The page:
Our version of history will soon be collected and documented – Mitchell
WHILE A “biased” history of SVG is still being taught in schools, our version of events will soon be collected from those who have dedicated their lives to preserving the country’s history.
Member of the St Vincent and the Grenadines National Trust Louise Mitchell-Joseph made the point about “biased” history still being taught in schools while she was delivering remarks at a ceremony to honour former member of the Trust, Baisden, held last Friday, Mach 6, and hosted by the National Trust at the Curator’s House in the Botanic Gardens.
Baisden has dedicated 51 years to preserving the history and heritage of St Vincent and the Grenadines, and was mentored by the late Dr Ian Ayrton Earle Kirby.
“It was always just amazing to me how much Mr Baisden knows and my only regret is that not enough of this has been documented,” Mitchell- Joseph stated.
As an example of the distortion in the history being taught in the schools, versus what individuals such as Baisden know, Mitchell-Joseph recalled a particular scenario involving students of the Sugar Mill Academy.
While Baisden, then a trustee, was giving the students a lecture on the history of the Amerindians, one of the teachers wanted to find out when the “Caribs” arrived in SVG.
The trustee recalled that Baisden had to correct the teacher, informing “There’s no such thing as Caribs.”
“The word ‘Carib’ is a derogatory word that should not be taught, should not be repeated and there are better words and more appropriate words that should be used,” Mitchell-Joseph explained.
Therefore, she sent out an appeal, particularly to the Government, which was represented by Minister of Tourism, Sports and Culture Cecil McKie, so that someone in authority at the Ministry of Education may sit with Baisden to find out what his version of the history is.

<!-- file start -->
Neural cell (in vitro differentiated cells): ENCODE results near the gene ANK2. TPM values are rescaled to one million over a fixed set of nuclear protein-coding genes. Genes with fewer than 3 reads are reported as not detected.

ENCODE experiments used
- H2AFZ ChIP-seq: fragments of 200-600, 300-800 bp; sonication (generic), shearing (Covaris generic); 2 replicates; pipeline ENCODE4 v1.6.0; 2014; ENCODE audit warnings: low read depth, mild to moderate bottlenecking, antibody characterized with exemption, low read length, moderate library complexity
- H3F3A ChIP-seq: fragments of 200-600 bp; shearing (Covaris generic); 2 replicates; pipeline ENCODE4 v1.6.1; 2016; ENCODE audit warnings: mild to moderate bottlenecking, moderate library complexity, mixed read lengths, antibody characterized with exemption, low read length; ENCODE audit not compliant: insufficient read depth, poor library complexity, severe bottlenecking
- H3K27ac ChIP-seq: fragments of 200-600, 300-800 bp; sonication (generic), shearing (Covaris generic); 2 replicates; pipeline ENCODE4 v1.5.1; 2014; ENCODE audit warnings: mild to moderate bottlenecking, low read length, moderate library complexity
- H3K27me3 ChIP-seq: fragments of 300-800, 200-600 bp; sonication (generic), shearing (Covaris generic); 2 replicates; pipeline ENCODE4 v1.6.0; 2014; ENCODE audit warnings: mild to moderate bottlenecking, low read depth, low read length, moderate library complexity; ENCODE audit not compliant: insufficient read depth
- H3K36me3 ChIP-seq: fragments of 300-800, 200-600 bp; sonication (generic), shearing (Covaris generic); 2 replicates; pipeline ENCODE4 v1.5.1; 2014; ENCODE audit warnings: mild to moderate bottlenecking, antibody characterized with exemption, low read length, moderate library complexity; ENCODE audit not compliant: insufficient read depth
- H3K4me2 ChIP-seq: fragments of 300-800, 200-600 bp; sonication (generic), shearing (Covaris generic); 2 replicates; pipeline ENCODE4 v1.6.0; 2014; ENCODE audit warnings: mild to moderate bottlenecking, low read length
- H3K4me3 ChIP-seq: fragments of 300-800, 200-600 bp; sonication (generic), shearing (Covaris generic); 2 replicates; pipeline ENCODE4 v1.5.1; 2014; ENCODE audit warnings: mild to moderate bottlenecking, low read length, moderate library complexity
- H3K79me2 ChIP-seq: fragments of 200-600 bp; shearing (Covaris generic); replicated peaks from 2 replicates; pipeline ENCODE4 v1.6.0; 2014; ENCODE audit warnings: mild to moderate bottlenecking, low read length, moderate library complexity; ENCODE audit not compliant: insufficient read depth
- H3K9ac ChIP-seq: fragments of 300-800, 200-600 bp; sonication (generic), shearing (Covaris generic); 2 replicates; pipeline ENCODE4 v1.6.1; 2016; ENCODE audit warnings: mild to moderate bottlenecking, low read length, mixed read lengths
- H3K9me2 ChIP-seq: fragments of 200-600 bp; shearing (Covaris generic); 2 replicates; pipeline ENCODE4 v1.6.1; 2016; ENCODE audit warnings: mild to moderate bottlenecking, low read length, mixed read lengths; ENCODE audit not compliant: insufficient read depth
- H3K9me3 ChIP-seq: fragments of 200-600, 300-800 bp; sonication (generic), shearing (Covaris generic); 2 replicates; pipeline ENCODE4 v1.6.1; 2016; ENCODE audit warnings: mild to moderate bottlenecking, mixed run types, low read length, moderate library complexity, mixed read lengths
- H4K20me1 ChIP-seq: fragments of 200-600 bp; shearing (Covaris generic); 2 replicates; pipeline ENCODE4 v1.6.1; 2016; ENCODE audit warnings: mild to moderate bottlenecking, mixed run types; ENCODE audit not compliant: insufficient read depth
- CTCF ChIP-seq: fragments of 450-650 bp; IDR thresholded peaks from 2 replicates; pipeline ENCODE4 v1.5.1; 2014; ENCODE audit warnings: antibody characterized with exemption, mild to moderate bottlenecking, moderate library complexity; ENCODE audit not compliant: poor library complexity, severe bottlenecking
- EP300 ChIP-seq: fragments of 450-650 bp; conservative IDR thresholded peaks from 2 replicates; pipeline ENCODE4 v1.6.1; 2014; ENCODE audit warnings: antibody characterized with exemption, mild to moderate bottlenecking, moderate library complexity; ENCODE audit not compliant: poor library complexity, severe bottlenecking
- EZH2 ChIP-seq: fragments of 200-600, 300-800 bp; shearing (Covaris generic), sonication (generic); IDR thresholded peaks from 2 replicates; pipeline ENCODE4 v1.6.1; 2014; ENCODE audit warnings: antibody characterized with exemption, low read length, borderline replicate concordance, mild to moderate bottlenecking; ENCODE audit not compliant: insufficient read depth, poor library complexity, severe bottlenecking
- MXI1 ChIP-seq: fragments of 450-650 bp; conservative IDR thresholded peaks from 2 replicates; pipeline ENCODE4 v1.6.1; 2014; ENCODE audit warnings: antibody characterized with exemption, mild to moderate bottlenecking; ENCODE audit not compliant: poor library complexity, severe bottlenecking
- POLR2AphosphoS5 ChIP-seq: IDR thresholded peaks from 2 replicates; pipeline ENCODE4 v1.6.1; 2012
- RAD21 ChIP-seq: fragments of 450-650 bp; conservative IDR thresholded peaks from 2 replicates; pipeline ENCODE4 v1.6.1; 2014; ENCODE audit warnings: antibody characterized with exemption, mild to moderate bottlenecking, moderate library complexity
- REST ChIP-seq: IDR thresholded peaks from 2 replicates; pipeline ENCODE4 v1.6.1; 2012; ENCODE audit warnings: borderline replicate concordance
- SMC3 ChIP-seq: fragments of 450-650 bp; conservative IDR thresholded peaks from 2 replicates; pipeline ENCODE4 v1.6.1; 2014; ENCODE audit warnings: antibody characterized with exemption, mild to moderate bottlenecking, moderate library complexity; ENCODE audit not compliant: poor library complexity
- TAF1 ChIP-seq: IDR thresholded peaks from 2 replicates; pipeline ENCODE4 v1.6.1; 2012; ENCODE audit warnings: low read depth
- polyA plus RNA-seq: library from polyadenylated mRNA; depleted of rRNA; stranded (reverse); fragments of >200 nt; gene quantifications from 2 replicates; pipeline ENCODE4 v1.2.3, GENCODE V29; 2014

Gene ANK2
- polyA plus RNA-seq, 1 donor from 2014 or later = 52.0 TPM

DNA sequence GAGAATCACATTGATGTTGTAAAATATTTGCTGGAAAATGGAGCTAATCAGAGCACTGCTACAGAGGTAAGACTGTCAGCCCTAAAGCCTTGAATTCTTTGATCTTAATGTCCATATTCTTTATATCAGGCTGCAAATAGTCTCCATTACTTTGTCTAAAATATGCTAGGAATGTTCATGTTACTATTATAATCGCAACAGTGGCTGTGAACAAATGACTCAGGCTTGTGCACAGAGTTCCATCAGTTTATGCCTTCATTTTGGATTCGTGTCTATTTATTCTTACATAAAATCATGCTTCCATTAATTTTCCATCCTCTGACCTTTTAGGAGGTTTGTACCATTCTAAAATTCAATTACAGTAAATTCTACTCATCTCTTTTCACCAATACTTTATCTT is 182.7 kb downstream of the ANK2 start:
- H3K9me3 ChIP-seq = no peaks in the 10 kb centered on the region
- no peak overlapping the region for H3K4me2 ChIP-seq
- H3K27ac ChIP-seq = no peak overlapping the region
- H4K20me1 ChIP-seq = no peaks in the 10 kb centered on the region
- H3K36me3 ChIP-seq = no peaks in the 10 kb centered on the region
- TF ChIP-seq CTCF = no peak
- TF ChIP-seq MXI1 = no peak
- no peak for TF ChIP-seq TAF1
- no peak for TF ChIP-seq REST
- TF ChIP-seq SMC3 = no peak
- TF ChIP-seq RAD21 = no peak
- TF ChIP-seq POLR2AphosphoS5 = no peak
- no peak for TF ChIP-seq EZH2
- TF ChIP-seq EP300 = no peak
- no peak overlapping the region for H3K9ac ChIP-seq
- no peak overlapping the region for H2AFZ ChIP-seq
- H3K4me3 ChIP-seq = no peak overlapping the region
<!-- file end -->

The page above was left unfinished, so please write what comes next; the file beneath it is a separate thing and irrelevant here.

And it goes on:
“There is a version of history that is still being taught in our schools which is completely biased by our colonial writers of history,” she reiterated, adding, “Our true history still is not being taught in our schools.”
She noted that the history that persons such as Baisden know, is the right one, and it is still not translated into the Curriculum.
“While we have treasures like Mr Morrison Baisden still with us. I appeal to the Government, I appeal to every one of you students here, find some time, if Mr Baisden would have you, and sit down with him, and ask him to tell the true history of St Vincent so that a more authentic history is developed for our students and for our identity as a whole,” she noted, also addressing the Secondary School students present at the event.
Speaking before handing over the award, Minister McKie acknowledged that one of the areas the state has fallen short on “across all aspects of life” in SVG is capturing the history.
He commented that the notion is that history is not a “sexy subject”, and therefore, “you have not as many historians as we should have in a developing country.”
However, aware of this shortcoming, in the year of the 40th anniversary of Independence, the Government has identified four Vincentians, — Dr Adrian Fraser, Dr Arnold Thomas, Dr Garrey Dennie and Dr Cleve Scott — and they have been tasked with the responsibility of capturing the history of St Vincent and the Grenadines, McKie said.
“They’ve indicated that they will do so in two series (volumes), and I’m absolutely sure, to satisfy the concern of Mrs Joseph that they will sitting with Mr Baisden to get an account as he sees it, as he experienced it, and he understands it,” he assured.